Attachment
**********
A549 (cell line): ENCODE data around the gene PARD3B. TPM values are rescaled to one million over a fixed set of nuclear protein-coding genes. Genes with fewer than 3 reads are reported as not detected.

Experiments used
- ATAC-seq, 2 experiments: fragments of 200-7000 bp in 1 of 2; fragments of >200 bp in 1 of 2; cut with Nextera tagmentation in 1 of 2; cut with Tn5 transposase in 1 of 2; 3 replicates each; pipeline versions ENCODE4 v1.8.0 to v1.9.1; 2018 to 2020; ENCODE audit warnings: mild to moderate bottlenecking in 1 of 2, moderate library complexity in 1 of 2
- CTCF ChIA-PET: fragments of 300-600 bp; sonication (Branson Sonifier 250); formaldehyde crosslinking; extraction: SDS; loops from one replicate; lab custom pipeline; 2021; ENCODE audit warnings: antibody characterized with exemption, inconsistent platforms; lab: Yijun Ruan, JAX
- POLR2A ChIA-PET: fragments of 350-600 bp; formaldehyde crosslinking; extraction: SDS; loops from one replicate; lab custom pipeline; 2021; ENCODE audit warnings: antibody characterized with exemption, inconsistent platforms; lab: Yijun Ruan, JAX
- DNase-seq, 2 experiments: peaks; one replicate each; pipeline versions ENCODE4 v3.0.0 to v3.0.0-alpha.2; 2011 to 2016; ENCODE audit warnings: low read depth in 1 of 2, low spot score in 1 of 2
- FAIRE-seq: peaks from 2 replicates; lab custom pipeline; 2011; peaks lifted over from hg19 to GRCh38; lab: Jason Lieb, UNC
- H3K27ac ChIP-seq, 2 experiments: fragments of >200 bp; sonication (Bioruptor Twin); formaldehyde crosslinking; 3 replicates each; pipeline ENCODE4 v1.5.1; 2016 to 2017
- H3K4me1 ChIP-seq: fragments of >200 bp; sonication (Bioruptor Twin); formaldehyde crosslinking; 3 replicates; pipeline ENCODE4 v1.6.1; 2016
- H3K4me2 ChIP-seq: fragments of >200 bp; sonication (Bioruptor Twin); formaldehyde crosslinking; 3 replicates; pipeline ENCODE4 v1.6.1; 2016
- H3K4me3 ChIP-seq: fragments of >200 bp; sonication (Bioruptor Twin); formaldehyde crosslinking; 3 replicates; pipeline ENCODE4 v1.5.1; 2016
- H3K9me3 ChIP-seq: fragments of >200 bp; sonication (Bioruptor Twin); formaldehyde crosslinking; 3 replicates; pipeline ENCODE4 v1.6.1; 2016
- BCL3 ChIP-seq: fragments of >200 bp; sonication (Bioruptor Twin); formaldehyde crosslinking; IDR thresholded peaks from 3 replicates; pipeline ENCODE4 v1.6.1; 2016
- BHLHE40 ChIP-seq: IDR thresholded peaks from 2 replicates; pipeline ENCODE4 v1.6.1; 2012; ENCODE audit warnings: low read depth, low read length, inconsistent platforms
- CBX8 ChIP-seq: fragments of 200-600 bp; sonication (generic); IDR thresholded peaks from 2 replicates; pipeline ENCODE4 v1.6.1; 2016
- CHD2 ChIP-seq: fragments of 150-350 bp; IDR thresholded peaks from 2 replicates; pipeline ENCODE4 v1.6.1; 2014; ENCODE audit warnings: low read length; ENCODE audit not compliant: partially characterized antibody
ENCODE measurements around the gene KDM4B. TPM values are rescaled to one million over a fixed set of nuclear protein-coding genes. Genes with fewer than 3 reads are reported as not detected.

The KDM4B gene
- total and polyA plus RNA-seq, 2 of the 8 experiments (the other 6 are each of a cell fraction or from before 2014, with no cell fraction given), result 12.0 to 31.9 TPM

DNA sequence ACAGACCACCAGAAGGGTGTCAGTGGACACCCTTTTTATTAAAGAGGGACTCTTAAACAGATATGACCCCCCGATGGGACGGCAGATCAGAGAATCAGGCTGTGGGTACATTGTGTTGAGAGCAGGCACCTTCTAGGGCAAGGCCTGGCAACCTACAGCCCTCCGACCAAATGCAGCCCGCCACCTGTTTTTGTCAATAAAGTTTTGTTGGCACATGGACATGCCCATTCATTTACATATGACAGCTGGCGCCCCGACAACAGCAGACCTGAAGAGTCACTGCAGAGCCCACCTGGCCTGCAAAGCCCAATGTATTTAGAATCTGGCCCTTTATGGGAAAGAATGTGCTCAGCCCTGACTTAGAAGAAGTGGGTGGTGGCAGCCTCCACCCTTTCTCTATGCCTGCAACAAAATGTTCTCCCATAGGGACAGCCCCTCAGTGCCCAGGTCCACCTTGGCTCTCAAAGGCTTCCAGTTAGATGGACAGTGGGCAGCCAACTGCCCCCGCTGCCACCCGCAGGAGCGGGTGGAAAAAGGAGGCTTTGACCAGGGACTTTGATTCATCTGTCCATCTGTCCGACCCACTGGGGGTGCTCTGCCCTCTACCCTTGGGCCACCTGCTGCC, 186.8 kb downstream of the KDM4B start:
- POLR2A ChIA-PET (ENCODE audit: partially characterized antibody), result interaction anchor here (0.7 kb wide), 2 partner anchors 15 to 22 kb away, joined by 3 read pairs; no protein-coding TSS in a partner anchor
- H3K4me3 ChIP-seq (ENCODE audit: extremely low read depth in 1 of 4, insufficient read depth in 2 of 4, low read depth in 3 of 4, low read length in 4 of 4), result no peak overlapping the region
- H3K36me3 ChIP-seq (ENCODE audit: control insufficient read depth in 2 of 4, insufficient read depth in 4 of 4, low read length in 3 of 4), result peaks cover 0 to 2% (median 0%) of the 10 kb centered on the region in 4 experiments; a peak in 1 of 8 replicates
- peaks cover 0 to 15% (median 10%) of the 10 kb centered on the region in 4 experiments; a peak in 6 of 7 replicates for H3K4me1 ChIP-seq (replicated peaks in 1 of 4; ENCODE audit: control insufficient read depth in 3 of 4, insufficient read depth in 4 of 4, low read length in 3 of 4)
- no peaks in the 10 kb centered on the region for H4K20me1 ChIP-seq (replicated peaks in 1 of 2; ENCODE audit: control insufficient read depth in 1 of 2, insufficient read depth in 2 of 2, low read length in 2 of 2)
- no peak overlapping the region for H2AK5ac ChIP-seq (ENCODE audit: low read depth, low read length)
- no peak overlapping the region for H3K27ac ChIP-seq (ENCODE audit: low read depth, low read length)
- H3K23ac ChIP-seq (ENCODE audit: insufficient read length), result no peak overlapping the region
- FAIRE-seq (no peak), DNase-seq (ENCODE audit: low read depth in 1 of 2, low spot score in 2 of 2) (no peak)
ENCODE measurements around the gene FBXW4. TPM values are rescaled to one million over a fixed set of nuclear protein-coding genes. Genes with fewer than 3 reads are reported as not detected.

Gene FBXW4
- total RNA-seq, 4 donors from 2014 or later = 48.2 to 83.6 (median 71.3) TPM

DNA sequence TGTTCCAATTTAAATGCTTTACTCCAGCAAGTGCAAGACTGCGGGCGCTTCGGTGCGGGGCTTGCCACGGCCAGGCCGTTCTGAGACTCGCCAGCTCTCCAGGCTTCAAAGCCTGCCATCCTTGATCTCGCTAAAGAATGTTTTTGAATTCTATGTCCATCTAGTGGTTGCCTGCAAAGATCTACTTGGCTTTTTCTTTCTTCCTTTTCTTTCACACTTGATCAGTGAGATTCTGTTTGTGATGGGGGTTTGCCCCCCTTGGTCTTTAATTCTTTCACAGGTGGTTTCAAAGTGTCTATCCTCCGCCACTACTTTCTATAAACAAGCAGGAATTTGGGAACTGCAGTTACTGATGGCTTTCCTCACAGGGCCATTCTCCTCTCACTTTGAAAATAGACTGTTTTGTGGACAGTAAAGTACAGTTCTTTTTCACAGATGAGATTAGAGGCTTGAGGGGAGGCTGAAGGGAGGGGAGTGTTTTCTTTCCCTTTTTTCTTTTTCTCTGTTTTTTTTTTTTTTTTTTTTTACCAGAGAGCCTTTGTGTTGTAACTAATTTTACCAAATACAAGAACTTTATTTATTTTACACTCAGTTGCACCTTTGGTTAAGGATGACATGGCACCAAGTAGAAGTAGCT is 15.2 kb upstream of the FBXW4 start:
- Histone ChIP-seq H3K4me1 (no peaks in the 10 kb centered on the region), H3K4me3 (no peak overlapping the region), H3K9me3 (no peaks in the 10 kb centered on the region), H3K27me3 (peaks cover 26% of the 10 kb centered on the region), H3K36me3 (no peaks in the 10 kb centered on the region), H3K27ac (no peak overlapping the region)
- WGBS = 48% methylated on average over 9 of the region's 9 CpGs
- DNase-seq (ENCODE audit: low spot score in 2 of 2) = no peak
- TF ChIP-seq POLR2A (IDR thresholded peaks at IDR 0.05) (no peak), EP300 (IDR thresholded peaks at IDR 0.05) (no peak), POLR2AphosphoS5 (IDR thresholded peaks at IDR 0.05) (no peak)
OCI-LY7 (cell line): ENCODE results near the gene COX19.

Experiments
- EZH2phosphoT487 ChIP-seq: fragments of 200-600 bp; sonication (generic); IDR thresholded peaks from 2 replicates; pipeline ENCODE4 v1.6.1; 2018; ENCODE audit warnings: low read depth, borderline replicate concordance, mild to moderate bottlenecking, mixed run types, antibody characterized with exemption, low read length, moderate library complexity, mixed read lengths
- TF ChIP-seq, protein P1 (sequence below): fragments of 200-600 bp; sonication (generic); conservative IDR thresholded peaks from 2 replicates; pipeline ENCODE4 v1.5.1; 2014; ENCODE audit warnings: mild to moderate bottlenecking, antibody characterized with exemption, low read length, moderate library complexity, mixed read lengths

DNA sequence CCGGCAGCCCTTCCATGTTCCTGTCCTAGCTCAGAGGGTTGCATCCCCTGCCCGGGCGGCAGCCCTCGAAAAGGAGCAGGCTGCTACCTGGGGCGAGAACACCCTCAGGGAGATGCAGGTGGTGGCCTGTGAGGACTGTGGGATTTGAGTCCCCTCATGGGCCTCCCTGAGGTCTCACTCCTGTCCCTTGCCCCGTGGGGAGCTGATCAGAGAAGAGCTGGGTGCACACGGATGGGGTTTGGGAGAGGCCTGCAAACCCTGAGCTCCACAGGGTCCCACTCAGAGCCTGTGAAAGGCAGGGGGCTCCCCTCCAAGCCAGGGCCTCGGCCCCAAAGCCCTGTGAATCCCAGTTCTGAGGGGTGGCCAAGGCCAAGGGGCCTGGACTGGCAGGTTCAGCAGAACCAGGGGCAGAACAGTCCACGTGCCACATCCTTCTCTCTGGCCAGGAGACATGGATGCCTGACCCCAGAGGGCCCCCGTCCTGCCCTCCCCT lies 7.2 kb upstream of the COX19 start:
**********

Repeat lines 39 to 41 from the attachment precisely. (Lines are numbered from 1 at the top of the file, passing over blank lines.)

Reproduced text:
Experiments
- EZH2phosphoT487 ChIP-seq: fragments of 200-600 bp; sonication (generic); IDR thresholded peaks from 2 replicates; pipeline ENCODE4 v1.6.1; 2018; ENCODE audit warnings: low read depth, borderline replicate concordance, mild to moderate bottlenecking, mixed run types, antibody characterized with exemption, low read length, moderate library complexity, mixed read lengths
- TF ChIP-seq, protein P1 (sequence below): fragments of 200-600 bp; sonication (generic); conservative IDR thresholded peaks from 2 replicates; pipeline ENCODE4 v1.5.1; 2014; ENCODE audit warnings: mild to moderate bottlenecking, antibody characterized with exemption, low read length, moderate library complexity, mixed read lengths